The inspiring true tale of a blind lamb is detailed in Peanut of Blind Faith Farm, a handsome picture book by hobby farmer Jim Thompson.
Jim and Laura Thompson notice that one of their newborn lambs is behaving strangely. As Thompson vividly and tenderly describes, “Little Peanut bobbed her head in every direction and turned her ears toward the smallest of noises. It was as if she were trying to understand her new world just by listening.” They call in a veterinarian who confirms that the lamb, named Peanut, is blind.
The vet casts doubt on the lamb’s ability to survive, but Jim and Laura help her learn everyday actions, such as lying down, finding her mother from a distance (with the help of a bell around Mom’s neck), locating her food and water, and playing with the other sheep.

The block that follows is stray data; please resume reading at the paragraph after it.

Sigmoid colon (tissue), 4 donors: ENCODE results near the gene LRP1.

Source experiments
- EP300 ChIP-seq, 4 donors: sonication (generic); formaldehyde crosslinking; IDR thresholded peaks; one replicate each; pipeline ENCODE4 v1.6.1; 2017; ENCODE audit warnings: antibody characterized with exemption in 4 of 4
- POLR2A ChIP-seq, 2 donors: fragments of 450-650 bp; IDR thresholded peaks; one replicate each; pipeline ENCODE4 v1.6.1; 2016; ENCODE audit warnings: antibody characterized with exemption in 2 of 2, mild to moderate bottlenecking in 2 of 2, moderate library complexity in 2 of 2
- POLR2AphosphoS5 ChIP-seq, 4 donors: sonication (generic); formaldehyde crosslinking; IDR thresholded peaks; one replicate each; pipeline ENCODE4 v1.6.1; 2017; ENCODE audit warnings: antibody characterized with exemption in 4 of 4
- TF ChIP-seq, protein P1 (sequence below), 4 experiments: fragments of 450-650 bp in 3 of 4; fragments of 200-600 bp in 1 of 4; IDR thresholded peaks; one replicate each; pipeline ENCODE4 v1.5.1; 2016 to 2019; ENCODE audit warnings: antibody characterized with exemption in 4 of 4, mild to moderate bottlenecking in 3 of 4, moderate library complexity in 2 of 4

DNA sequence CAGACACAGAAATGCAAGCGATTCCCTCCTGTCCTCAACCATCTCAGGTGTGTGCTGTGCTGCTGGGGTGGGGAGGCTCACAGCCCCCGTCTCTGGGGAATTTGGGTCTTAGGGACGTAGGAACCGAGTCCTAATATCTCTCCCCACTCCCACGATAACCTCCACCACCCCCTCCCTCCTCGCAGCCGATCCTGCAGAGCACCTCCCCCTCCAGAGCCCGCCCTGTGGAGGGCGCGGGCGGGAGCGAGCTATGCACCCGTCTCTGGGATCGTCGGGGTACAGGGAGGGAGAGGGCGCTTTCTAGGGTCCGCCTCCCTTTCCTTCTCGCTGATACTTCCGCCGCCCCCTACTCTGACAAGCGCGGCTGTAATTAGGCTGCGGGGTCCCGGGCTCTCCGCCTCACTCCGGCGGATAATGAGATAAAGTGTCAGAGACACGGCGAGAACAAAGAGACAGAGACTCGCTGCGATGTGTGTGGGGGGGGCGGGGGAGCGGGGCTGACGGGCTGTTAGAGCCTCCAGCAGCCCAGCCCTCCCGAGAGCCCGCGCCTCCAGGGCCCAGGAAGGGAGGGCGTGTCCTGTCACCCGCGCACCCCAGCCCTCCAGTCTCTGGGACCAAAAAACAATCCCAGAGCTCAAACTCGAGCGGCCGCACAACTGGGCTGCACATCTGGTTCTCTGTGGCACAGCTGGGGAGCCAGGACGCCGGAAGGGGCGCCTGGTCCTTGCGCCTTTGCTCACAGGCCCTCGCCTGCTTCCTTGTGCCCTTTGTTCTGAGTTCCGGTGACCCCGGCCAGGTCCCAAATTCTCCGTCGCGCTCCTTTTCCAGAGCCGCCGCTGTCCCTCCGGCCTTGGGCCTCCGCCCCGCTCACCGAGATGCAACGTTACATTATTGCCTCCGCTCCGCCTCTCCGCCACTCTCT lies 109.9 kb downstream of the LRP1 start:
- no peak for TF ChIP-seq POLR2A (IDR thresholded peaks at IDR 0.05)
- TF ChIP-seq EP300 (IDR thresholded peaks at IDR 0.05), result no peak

Driscoll’s illustrations are beautiful, with the animals rendered in a style both realistic and appealing to children. It’s easy to tell which sheep is which, and that Peanut’s eyes are initially different from the others’. Driscoll uses soft colors and knows when to show detail and when to pull back for a wider view.
Thompson’s writing strikes a perfect chord, presenting Peanut’s problems and their solutions in a way that unfolds naturally. He doesn’t draw unnecessary attention to the underlying message of empowerment for the disabled, but allows the story to speak for itself. The Thompsons deliver compassion and assistance, but it’s also shown that in the end, Peanut must learn to be as self-sufficient as any of the other sheep. In doing so, she gains an independence and pride that shines through.
Peanut of Blind Faith Farm is an underdog (or undersheep!) story that, while somewhat familiar in broad strokes, is executed flawlessly, making it a definitive example of the form. It is recommended for any child, but most especially for those who face their own physical obstacles.